cartwheels of banality, by J R Kirby
I find it remarkable that people can take this book seriously. I met Sri Chinmoy on a number of occasions in a professional capacity and had reason to carefully and objectively examine his activities and character, including the views of his detractors. What is so frightening in this age of the internet and global media is a growing mass hypnosis where people so easily relinquish their objectivity and critical faculties and simply accept what is read as fact.
Tamm’s book is colored in with all the predictable clichés and pejorative terms that have everyone tut-tutting at this latest awful ‘cult’ and her own repressed childhood — but there is a certain ignobility of character in those who crusade and profit by vilifying others, especially when this spiritual teacher’s life was so deeply and demonstrably committed to the welfare of others. Tamm’s ‘poor me’ ramblings make Sri Chinmoy the real victim, not herself, and the willing suspension of disbelief and objectivity by most of her readership will drive the last nail home. Disturbing too is the blatant shallowness of magazine and media reviewers in the U.S. — their fawning collaboration in this long whine is saddening and reprehensible. But then historically the great men and women down through time have always been persecuted — imagine the online barrage against Christ had the internet been available then! “Who is this cult leader who claims that he and ‘the Father’ are one? Who sympathizes with prostitutes, claims to have divine healing powers, throws the legitimate merchants out of the temple and demands that his disciples are unworthy if they will not give up everything to follow him!” And the criticisms of Swami Vivekananda; the attempts on the life of the Buddha; the years of warfare Sri Krishna endured against the Kauravas; the 27 years in jail of Nelson Mandela before the tide of opinion turned to favor him. Miss Tamm, discard your imagined victimhood and get on with your life — lest you be remembered as just another Judas.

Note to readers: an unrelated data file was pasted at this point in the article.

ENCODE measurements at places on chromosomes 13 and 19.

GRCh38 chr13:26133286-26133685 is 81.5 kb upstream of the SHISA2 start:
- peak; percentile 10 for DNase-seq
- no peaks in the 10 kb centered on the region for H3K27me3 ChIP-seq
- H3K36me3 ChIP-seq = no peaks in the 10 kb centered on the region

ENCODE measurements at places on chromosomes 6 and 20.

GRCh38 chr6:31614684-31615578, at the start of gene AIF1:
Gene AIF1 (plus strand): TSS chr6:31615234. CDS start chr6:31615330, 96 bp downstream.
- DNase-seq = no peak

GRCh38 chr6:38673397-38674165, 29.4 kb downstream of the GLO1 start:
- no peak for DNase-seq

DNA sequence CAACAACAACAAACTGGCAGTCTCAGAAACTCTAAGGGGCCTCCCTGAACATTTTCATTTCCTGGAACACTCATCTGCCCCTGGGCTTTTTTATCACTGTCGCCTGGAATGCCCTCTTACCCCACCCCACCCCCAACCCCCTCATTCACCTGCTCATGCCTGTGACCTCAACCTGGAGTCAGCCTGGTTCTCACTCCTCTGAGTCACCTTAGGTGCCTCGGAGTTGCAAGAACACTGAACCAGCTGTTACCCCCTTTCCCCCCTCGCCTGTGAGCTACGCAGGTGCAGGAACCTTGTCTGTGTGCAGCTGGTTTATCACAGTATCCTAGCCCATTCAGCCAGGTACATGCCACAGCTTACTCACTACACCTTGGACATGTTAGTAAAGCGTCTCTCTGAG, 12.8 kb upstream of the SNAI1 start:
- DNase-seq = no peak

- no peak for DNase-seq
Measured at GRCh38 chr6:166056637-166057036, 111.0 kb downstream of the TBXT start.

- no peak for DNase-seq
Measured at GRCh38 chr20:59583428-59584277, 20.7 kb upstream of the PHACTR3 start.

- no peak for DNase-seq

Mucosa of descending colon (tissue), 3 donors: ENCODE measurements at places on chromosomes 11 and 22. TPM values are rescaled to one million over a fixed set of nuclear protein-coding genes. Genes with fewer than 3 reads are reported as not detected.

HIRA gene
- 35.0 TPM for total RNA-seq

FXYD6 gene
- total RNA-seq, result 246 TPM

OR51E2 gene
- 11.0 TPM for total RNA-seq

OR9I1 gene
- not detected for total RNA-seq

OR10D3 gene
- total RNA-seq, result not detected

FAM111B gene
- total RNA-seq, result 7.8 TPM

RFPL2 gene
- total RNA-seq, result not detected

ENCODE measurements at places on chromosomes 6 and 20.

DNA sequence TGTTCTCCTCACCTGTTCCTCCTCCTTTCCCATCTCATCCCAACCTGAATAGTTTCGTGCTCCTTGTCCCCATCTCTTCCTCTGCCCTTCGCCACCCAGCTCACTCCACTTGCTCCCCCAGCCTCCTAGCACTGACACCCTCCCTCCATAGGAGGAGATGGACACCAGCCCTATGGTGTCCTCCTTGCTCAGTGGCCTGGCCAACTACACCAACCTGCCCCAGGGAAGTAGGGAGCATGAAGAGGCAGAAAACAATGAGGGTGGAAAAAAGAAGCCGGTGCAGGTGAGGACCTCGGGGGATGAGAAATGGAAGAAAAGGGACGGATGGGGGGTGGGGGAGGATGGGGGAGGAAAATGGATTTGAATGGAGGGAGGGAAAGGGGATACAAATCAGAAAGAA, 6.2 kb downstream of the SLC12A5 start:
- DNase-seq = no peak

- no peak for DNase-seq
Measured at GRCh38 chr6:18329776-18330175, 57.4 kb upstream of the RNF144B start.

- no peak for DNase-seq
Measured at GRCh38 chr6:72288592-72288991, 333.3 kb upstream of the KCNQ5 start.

A Child of Privilege, by Michael Howard
I don’t want to interfere with your enjoyment of any book that entertains you. But you should known that in an increasingly secular and materialistic world, there’s a bigger commercial market for books which try to discredit genuine spiritual teachers than for books which extol them.
Cartwheels is a mostly fictional account written by an imposter who was never the “Chosen One” (as she claims)*, though she did grow up a child of privilege in Connecticut. She left Sri Chinmoy around the same time she discovered dating, and has few if any spiritual insights.
If you’re interested in accurate accounts, then look for books by people who never broke with their faith and stayed around long enough in their adult lives to get to know Sri Chinmoy and understand his teachings. These books are harder to find because they’re not as commercial as accounts which pander to populist prejudices and a materialist view. But from books by real disciples you’ll get a sense of inspiration, and you’ll also get information which is consistent with the historical record and with scholarly material about Sri Chinmoy. The choice is yours.
Because so few people take courses in comparative religion, they often have no baseline knowledge to help them tell fake memoirs from real ones. The guru in Cartwheels is not Sri Chinmoy, but a bad stereotype drawn partly from boilerplate anti-cult material, and partly from Ms. Tamm’s own imagination — but it’s simply not Sri Chinmoy, who was an extremely kind and caring person, and a genuine spiritual teacher.
*Note: The notion that Jayanti Tamm was the “Chosen One” is a publicity gimmick to sell her book. Sri Chinmoy never designated anyone in that manner, and in his absence Sri Chinmoy Centre is run by a committee of responsible adults who’ve demonstrated both willingness and ability to do the job.
I hope the comments and documentation provided here help to correct the false Salon story. In some respects, the issues transcend the individuals concerned. As I’ve noted elsewhere, the false Salon story represents an example of the demise of fact-based journalism and the ascendance of the politics of personal destruction. Similarly, Cartwheels in a Sari represents an attempt to replace the true biography of a spiritual figure with a false account more pleasing to special interests — namely, Ms. Tamm’s minders at the American Family Foundation (a.k.a. International Cultic Studies Association). In both cases, we’re confronted with writers who have little regard for truth; and as I’m fond of saying, the need for truth is not liberal or conservative, female or male, religious or secular, but something universal. We all need truth. Truth matters.
Jayanti Tamm Rebuttal, Part 1
Jayanti Tamm Rebuttal, Part 2
Ketan Tamm Memorial
Paint It Black!
Making Sense of the Spiritual Life